Contemporary jazz quintet Wandering Monster performed a live set at The Globe in Newcastle on a wintry Sunday evening, and it turned out to be one of the highlights of the month so far. Although many music lovers are apprehensive about live streamed gigs, Wandering Monster’s musical talent, dynamic energy and invigorating improvisation allowed the virtual audience to truly feel as though they were in the room. This, combined with brilliant sound technicians and camera work, made the gig a pleasure to watch - and a stunning listen.


Their music is warm, soulful and nuanced, yet also manages to push the boundaries of genre and challenge the listener through complex rhythmic, melodic and harmonic improvisation. Double bassist Sam Quintana composes the band’s pieces, and in performance we got to hear some of their newest, unheard works - the chance to hear a new, exclusive track makes the concept of live stream gigs even more compelling. 

The gig opened with the band’s atmospheric take on Jaco Pastorius’ Okonkole y Trompa, immediately arresting the audience’s attention through the subtlety and beauty of their playing. Reshaping this track as their own was a clever introduction to the gig, and the almost tentative yet deep saxophone melody played by Ben Powling allowed the audience to really connect with the music, albeit virtually. Powling also illustrated his own musicianship through beautiful tone and control. It was brilliant getting the chance to watch such accomplished musicians interacting live, bouncing off one another’s ideas in performance, and attentively listening and responding to each other’s choices.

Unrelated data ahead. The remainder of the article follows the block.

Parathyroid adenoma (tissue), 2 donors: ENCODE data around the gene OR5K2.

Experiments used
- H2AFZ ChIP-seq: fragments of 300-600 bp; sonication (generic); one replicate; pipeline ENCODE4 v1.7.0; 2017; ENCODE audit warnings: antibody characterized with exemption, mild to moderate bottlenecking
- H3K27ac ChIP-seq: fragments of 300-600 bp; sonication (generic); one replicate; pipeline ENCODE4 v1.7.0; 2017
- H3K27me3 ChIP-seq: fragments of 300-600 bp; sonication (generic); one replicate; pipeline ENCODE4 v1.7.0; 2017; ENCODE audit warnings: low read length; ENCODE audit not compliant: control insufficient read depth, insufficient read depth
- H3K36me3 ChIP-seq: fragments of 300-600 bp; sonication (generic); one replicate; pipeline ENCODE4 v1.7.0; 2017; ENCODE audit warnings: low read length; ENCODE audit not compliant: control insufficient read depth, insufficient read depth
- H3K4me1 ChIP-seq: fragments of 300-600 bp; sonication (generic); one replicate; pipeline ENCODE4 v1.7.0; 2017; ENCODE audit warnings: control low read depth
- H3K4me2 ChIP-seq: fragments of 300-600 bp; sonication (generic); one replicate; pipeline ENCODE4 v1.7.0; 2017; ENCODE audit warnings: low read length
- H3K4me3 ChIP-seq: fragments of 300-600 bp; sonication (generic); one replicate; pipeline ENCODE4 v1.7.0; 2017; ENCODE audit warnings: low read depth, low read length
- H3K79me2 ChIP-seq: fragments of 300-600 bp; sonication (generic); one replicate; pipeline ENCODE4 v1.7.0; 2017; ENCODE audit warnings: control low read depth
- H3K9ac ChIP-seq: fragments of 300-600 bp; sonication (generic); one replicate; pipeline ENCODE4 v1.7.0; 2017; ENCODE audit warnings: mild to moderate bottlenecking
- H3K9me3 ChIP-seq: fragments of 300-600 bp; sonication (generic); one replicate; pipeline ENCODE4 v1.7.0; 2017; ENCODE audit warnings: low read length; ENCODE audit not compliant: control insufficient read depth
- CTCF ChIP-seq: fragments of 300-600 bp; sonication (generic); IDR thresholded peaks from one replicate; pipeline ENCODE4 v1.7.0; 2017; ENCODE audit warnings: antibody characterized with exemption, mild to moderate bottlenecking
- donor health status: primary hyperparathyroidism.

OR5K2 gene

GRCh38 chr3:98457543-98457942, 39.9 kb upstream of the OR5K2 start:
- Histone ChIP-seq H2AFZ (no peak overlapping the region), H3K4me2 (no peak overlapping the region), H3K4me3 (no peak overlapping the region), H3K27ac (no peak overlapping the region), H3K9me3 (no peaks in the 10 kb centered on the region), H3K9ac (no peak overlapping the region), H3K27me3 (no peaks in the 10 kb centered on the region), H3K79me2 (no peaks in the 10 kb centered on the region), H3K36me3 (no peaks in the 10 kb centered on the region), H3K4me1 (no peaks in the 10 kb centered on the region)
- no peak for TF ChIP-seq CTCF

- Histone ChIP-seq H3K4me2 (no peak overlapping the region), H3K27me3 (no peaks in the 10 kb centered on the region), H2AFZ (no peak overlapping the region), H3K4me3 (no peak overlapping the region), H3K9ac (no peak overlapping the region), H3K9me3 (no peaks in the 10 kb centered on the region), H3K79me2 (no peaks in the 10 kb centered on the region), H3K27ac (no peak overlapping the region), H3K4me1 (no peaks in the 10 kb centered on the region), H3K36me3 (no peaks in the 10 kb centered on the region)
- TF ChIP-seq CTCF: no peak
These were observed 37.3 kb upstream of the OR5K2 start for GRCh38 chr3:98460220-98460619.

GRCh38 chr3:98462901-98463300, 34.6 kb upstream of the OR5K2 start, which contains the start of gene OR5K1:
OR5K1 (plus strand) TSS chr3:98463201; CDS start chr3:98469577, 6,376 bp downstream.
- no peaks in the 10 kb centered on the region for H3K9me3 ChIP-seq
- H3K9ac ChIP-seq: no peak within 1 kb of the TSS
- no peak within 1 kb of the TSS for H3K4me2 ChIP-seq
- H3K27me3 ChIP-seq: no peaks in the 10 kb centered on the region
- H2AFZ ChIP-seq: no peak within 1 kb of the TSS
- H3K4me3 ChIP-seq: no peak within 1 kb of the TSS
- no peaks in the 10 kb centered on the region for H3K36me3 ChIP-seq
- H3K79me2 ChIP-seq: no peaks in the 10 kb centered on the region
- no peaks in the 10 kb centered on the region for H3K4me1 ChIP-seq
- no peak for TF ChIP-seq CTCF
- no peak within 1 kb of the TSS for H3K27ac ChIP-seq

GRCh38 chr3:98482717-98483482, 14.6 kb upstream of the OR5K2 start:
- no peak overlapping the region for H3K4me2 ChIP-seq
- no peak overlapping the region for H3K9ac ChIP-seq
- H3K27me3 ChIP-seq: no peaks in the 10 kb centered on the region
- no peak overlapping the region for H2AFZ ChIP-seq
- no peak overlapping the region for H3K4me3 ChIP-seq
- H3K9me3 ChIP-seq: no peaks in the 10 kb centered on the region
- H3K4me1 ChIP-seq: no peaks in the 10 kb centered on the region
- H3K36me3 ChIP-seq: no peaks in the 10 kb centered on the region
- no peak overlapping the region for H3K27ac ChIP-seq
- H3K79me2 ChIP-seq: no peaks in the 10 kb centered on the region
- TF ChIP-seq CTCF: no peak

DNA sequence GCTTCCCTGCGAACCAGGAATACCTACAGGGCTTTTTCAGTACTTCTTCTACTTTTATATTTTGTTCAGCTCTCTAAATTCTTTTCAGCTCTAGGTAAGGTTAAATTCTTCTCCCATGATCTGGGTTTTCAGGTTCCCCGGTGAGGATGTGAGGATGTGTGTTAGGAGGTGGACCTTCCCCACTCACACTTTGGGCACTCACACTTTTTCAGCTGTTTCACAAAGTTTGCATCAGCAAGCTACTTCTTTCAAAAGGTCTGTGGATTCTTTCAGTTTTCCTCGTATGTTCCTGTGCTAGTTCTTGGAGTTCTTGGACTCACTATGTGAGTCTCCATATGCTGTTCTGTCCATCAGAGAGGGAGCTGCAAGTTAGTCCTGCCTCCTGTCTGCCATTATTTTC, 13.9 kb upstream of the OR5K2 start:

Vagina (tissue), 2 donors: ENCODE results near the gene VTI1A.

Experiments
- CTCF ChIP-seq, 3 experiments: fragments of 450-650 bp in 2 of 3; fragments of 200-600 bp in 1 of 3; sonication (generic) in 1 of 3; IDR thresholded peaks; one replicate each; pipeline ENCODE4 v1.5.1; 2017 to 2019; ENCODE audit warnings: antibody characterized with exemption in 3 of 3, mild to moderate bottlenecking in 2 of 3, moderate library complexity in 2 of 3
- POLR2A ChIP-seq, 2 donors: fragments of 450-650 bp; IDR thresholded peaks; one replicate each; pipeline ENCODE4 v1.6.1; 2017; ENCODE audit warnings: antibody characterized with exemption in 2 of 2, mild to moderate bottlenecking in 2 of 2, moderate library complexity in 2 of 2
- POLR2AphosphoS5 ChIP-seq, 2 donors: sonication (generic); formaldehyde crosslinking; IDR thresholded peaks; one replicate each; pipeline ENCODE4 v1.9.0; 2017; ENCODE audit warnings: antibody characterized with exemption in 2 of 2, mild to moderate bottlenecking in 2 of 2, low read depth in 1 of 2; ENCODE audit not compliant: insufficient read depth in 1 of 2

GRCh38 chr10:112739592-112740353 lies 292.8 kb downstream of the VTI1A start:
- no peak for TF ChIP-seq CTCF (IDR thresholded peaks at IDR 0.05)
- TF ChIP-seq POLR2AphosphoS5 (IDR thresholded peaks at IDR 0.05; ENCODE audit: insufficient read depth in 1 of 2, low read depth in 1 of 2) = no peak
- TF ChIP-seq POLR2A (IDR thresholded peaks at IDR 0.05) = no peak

The band also performed both Metropolis and Division from their newest release, featuring some amazingly tasteful yet thought-provoking solos from Calvin Travers on guitar, Aleks Podraza on piano, and Tom Higham on drums. Wandering Monster really managed to strike the balance between engaging the audience emotionally, and engaging them musically and intellectually. Their sound is so modern, yet also incorporates blues elements, bop language, and clearly nods to the jazz tradition as a whole. Every piece performed was complex rhythmically, and yet the grooves were accessible and made you want to nod along. The energy of the performance and the live element really came across - and that is not an easy feat. 


The audience were also treated to two new compositions during the course of the gig - one named Zenna, and one so new that it was still untitled. Although Zenna featured more experimental playing and improvisation, the warmth of the playing and the musical choices was not lost. Some freer jazz can feel disorientating and dark, yet Wandering Monster’s choices were exhilarating. Throughout the performance, their sound felt cohesive and connected, which bodes well for their new releases to come.


The band ended the performance with a track from their eponymous debut album - Samsara - a brilliant end to the gig. The five musicians know exactly how to build tension and anticipation underneath solos, so that there is a satisfying and climactic release once they return to the original melody. The abrupt end to the last piece of the set left the audience with a sense of contentment, yet wanting more. Wandering Monster deserve genuine recognition and acclaim for their music, and the opportunity to see them play during such a difficult time for live performers was a rare pleasure. 

Evie Hill